There’s nothing as disarming as a mirror. Especially when the reflection is a different race, faith and operating system…
Over time, my line of inquiry had steadily progressed from the casual “What do you think God is like?” to a less filtered, knee-jerk “Wait, you don’t celebrate Christmas at all?” During the six months of weekly Skype conversations that occurred between the two questions, the camaraderie and closeness of bible study had barely kept up with the canyon of inexplicable differences that had emerged. You might think that a Christian and a Jehovah’s Witness would find more in common than opposed, but then again you could say the same thing about a Protestant and a Catholic. Same bible right? Nay, I say.
I had just finished sharing about my previous week, complete with tales of my recently-survived Christmas, and was passing the mic to hear about his holidays. I knew birthdays weren’t a big deal, but wouldn’t Jesus’ birthday at least be worthy of a carol or two?
Instead of tales of happy holidays and family cheer, I was reminded that Jesus most likely was not born on December 25th (accompanied by biblical evidence), then given a story of his family’s insular alternative to Christmas, and a question that I approached as rhetorical for the sake of civil conversation. As a final argument, he asked “If you were God, would you want people to celebrate your birthday on the wrong day?”
While I have the term anthropomorphism in a holster from grade school, I have to give it to Rousseau for adding a bit of flavor to it: “God created man in his own image. And man, being a gentleman, returned the favor”. In all my years of formal and informal apologetics, as far back as I can remember, the “If you were God…” question didn’t hold weight. Of course, simply saying “I’m not” was never a satisfactory reply, but an oblong smile and a slight nod always seemed to be a neutral enough reaction that they felt satisfied in their marvelous reasoning. I say this sarcastically because I have my own cringe-worthy memories of playing that card to bolster an argument.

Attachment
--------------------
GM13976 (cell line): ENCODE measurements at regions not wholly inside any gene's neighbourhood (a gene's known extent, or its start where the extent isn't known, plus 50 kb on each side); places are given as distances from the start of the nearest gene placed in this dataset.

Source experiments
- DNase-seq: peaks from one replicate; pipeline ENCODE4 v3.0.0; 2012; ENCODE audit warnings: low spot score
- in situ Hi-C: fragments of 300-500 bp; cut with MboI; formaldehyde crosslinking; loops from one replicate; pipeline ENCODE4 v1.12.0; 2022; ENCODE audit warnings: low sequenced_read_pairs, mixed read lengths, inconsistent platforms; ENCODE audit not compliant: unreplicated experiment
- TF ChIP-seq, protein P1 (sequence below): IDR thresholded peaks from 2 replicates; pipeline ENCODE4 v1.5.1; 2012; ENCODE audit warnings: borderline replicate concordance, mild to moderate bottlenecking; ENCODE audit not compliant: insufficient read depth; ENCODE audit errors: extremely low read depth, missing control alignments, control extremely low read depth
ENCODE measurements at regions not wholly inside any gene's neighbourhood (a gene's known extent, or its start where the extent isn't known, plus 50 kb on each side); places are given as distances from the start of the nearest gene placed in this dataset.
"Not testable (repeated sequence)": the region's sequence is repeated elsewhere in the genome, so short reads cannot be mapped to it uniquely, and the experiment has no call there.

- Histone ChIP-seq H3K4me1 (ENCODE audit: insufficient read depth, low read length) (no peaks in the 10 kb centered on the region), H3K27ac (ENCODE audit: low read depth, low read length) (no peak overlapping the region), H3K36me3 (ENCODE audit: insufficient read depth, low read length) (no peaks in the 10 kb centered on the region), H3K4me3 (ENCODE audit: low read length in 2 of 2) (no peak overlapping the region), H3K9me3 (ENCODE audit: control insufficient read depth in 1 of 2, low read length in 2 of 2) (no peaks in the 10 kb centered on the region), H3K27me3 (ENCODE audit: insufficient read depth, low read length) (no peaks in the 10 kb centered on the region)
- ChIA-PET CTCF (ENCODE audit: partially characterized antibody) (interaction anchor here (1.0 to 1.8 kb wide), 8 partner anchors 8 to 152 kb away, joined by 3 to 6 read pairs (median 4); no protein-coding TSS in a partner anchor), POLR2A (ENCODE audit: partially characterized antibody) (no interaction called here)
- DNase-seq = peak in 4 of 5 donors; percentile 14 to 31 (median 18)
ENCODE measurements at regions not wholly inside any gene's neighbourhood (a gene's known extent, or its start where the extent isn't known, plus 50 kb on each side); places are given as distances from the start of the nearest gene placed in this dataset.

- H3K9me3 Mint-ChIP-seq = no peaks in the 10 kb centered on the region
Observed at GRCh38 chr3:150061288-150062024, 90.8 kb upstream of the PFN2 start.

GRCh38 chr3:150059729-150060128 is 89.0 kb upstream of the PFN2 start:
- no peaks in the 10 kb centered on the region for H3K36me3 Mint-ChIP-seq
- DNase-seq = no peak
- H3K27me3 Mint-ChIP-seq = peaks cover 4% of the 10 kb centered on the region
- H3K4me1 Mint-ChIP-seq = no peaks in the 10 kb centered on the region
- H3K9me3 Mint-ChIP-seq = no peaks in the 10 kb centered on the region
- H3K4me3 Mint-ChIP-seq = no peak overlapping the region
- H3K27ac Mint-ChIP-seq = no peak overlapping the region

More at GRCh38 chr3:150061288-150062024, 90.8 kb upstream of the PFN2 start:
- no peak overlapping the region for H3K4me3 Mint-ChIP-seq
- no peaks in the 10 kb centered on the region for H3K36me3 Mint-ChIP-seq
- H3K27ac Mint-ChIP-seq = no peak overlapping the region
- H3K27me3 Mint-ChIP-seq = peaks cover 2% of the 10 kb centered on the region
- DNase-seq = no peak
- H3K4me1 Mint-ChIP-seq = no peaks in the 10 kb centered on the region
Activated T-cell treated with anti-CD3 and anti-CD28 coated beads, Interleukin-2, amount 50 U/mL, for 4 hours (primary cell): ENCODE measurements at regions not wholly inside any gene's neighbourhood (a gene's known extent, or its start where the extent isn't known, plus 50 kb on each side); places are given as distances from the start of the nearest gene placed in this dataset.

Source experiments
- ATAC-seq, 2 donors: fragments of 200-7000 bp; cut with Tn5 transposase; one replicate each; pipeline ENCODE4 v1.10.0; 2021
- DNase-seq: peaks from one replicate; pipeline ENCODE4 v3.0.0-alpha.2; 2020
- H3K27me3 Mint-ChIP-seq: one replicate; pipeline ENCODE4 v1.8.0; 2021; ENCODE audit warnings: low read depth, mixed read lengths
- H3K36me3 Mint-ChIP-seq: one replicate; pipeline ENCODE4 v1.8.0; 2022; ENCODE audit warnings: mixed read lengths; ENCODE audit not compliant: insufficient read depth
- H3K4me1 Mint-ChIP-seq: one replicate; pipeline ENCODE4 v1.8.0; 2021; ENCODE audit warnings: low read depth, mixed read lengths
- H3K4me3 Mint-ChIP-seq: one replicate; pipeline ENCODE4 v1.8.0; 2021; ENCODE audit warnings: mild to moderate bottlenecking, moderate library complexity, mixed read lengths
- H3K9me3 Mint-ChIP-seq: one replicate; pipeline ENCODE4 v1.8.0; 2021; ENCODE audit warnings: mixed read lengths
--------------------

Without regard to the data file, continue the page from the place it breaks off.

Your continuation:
Of course, the ability to see the world through the eyes of another, and empathize, is fundamental to what makes us human, and enables us to battle the unfortunate biases of race, faith, gender, background, sneaker brand, tooth count, preferred french fry condiment, and pretty much any other thing that can make me different from someone else. The most beautiful thing about God, in my opinion, would be this though: He can COMPLETELY relate to me, while I, even if I were a Highlander and drained centuries of life from weaker mortals, could still only hope to sympathize with a fraction of Him.
But why would God make himself so complicated? I really wanted for a long time to believe that God was ultimately simple; that with time, with growth, the mystery would give way. Nowadays, the only proof I need that I am not and should not be God (or make arguments on his behalf) is that I find Japan weird.
Think about it. No one is gonna fault me for having preferences; for example, choosing Cookies and Cream over Basashi Ice. But let’s up the ante. If you were given the choice between two people, who would you save: your closest friend or a Thai child trafficker wanted for the kidnapping and possible murder of hundreds of children? I’ll cut to the chase: our own deeply ingrained, potentially innocent preferences are only valid in a world governed by our values.
If I had my way, poodles would finally get their chance to earn their stripes in the wild, unsweetened tea would be a thing of the dark ages, dodgeball would be a standard part of every middle school curriculum, and the credit song from Resident Evil would be the National Anthem.
Someone else might do something as heinous as canceling professional wrestling and forcing McDonald’s to reduce their serving sizes.
If the existence of 34,000 denominations and hundreds of religions all convinced both that they are right and all others are wrong isn’t proof enough that none of us should claim to speak absolutely for God, I don’t know what else to say.
So there I was staring into the mirror, both remembering and relearning how easy it is to forget that “What Would Jesus Do?” was moral rhetoric, not the heading to a list of moral judgments for me to hold over the head of everyone else while lavishing forgiveness upon myself.
And asking “If I were God…” honestly should do nothing but remind me that I most certainly am not, and am no more “god” than any other self-defensive, prideful, broken soul out there.